Authorities searched early Saturday for nine teens they say were abducted from a New Mexico ranch for troubled youth.
New Mexico State Police issued an Amber Alert despite the fact that an attorney for the ranch director said Friday that all the teens were safe.
The incident started Friday when state police investigators went to the Tierra Blanca Youth Ranch to execute a search warrant and investigate claims of abuse, authorities said.
Pete Domenici, Chandler's attorney, said the teens had just gone on a trip and nothing was wrong.
The operators of the ranch, Scott and Collette Chandler, deny any children have been harmed. And they filed a lawsuit earlier this week accusing investigators of targeting the ranch for closure following a fatal car crash involving students.
The operators also claimed investigators have been illegally interviewing students and telling parents to pull their children from the program by Friday or face abuse charges. Their lawsuit said at least one family was contacted directly by Gov. Susana Martinez, a claim her office denies.
The Tierra Blanca Ranch is a 30,000-acre working cattle operation situated in New Mexico's Black Range. For almost 20 years, this beautiful and historic ranch has been the setting of Chandler family efforts to work with troubled and at-risk youths. These endeavors were a principal motivation for the founding of the High Country Youth Program.
The Tierra Blanca Ranch has a fascinating past. The Blackrange was the home for the talented and artistic Mimbres Indians whose ruins are still a significant part of the landscape. The Apaches, led by Victorio and Geronimo called this area home.
Eventually, gold and silver led many to mine the precious metals from many mines located on the ranch. The remnants of the Tierra Blanca mining district are still visible. The H.Q. where Mr. and Mrs. Clyde Chandler currently live was built back in the 1880s. The H.Q. was the nerve center for the Sierra Land and Cattle Co. which spanned from Hillsboro near the AZ border.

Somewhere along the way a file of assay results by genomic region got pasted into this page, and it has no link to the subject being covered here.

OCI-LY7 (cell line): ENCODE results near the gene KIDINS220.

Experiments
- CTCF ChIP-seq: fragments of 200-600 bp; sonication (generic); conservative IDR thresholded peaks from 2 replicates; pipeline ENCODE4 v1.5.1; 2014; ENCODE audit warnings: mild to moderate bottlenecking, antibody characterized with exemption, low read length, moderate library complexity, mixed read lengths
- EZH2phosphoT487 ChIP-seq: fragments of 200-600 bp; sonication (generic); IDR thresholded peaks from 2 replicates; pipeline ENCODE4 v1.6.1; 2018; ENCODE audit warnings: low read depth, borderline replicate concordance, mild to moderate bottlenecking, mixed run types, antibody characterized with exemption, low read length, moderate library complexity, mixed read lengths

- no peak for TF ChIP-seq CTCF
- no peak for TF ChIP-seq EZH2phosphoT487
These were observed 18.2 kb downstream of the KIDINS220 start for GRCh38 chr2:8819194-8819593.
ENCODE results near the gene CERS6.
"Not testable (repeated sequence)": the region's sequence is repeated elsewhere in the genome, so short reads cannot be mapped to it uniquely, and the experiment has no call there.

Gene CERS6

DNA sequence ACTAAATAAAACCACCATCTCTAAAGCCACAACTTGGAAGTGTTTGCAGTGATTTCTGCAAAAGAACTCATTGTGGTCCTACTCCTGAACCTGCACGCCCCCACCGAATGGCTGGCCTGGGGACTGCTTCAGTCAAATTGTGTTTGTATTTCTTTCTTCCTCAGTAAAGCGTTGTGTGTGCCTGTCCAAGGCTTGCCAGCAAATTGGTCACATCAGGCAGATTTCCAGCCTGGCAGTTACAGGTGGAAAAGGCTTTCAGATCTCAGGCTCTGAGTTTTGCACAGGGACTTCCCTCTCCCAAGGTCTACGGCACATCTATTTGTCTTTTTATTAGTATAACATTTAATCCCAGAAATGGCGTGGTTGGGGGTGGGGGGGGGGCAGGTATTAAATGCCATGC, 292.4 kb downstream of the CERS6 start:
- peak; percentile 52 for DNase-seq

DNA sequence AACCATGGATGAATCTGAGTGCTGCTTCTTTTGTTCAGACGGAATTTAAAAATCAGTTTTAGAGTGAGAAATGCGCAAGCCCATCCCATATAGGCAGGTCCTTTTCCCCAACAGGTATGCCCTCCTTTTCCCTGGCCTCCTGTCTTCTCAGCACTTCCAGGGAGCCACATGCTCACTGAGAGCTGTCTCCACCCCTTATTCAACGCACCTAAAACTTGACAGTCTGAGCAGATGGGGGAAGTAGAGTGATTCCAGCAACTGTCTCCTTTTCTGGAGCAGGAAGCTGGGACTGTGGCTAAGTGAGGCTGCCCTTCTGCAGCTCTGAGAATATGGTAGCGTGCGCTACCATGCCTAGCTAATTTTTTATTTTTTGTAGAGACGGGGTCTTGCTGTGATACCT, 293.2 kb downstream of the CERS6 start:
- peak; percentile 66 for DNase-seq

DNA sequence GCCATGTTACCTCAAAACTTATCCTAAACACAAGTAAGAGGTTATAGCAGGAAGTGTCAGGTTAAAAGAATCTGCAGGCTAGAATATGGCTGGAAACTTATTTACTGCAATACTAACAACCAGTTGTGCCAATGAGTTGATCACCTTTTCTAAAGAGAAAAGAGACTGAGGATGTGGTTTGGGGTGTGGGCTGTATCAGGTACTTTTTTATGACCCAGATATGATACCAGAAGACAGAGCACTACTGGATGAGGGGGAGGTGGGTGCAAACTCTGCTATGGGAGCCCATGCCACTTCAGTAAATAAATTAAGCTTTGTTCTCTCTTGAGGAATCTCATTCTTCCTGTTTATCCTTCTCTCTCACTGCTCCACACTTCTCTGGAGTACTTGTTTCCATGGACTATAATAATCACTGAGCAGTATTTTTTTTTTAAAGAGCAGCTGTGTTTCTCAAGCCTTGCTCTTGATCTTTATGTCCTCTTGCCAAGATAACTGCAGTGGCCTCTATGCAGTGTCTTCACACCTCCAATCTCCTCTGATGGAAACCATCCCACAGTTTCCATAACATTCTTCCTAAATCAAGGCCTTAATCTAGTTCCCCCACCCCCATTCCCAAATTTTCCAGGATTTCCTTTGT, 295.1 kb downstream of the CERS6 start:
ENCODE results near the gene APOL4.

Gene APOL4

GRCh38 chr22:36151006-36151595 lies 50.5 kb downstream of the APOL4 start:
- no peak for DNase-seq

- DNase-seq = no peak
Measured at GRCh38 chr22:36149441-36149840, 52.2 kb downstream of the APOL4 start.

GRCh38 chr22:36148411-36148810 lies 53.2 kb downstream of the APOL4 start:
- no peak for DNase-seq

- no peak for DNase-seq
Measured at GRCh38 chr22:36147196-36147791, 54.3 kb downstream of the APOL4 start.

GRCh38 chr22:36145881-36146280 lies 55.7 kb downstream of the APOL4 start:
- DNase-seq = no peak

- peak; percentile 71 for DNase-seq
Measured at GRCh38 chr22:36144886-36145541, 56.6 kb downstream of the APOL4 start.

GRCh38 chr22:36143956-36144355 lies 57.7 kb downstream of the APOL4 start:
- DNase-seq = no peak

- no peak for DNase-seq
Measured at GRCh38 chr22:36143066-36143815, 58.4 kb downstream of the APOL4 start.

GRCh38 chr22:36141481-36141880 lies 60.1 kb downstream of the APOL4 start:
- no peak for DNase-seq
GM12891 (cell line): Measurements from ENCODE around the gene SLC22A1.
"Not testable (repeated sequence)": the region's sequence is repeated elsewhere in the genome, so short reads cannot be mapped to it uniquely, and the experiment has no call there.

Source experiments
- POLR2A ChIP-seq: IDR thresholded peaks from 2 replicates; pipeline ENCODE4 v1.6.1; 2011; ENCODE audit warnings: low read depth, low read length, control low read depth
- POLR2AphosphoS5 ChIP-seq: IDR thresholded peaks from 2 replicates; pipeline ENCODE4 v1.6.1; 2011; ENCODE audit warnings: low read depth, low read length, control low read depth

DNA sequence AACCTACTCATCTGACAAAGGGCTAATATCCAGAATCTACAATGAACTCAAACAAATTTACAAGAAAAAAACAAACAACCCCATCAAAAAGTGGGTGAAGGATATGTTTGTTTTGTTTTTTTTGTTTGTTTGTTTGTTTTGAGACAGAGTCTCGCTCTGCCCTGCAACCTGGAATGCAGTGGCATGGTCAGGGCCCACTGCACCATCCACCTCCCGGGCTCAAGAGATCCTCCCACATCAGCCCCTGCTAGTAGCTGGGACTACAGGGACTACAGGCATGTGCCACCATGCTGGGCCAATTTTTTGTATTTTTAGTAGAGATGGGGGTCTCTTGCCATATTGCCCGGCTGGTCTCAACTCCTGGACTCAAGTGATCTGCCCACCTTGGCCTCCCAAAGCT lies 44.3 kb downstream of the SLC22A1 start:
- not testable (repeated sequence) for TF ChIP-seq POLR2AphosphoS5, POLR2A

reply to post by Thorneblood
I don't understand why they would say all the teens are safe. When clearly they are missing.
Sounds like they know something, and/or are trying to cover something up.
Sounds very fishy to me.
I hope they find them, and the teens will be okay.
Could it be human trafficking maybe?
Have there actually been any ufo sightings there lately ?edit on 12/10/2013 by Rainbowresidue because: (no reason given)
"This is still an active investigation," said Sgt. Emmanuel Gutierrez of the New Mexico State Police. "We have not visually seen these kids to confirm their whereabouts, which is why the Amber Alert remains active."
reply to post by Bisman
The director took them on the trip, they are looking for him too. It is their attorney, Pete Domenici, that is answering for the facility right now. It's the lawyer i wonder about, is he the Senator or a relation?
Is the story about the Governor's office true?
If both are true, and being covered up, then why are they so invested in the welfare of a Cattle ranch for at-risk youth?
Are you implying "Slave Labor"? If so it seems very possible.
Eventually, gold and silver led many to mine the precious metals from many mines located on the ranch.
I think there is something *SECRET there..i dont know thus teen maybe find something that very restricted..
Hope they okay, and keep us update sir..tq so much
Id almost bet this is a smear job.......
There is something fishy going on, but behind the scenes some other evil plot is being enacted by those who have some other agenda.
Pete has been practicing law since 1986.
Pete’s professional experience includes acting as lead counsel in Administrative, State and Federal court matters; water rights adjudications in the Mimbres and Gila rivers; NMED RCRA permits and permit modification involving WIPP and Triassic Park; NMED groundwater discharge, solid waste and other permis; numerous State and Federal compliance orders and enforcement actions; CWA, ESA, NEPA and CERLA litigation; numerous Federal and State court complex litigation cases; land grant and real property litigation; and advising clients on water rights and environmental and natural resource project development strategies.
Pete has been listed in Best Lawyers in America for fifteen years running and has been listed in Super Lawyers Magazine in the 2013 Southwest Super Lawyers for Top 25 Lawyers in New Mexico.